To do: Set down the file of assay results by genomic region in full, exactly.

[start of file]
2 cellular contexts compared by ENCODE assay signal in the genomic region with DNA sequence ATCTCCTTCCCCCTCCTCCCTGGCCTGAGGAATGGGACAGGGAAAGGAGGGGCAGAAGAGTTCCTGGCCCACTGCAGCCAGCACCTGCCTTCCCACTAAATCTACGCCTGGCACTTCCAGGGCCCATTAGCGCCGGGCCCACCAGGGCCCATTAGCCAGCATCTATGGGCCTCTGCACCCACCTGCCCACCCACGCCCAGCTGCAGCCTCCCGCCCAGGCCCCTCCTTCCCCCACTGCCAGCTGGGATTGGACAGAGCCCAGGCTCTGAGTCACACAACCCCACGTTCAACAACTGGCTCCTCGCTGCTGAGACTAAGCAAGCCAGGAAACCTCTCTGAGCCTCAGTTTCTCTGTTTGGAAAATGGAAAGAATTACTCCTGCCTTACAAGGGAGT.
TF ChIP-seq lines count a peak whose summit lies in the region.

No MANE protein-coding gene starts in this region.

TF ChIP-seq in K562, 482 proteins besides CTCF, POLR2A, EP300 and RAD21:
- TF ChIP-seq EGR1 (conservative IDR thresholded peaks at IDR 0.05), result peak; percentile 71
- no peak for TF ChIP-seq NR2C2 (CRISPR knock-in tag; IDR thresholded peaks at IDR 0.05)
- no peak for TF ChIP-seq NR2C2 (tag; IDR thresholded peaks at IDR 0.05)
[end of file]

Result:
2 cellular contexts compared by ENCODE assay signal in the genomic region with DNA sequence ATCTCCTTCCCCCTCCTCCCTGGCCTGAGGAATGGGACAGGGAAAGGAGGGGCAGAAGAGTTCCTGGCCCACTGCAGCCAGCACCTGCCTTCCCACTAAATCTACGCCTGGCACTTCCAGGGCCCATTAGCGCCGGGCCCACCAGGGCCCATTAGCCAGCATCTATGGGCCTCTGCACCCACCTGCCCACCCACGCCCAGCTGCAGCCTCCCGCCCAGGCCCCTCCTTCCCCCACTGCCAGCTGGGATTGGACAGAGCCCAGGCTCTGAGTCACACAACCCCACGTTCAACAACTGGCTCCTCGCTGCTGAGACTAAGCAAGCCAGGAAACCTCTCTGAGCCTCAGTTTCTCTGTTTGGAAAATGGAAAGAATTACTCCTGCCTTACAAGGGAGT.
TF ChIP-seq lines count a peak whose summit lies in the region.

No MANE protein-coding gene starts in this region.

TF ChIP-seq in K562, 482 proteins besides CTCF, POLR2A, EP300 and RAD21:
- TF ChIP-seq EGR1 (conservative IDR thresholded peaks at IDR 0.05), result peak; percentile 71
- no peak for TF ChIP-seq NR2C2 (CRISPR knock-in tag; IDR thresholded peaks at IDR 0.05)
- no peak for TF ChIP-seq NR2C2 (tag; IDR thresholded peaks at IDR 0.05)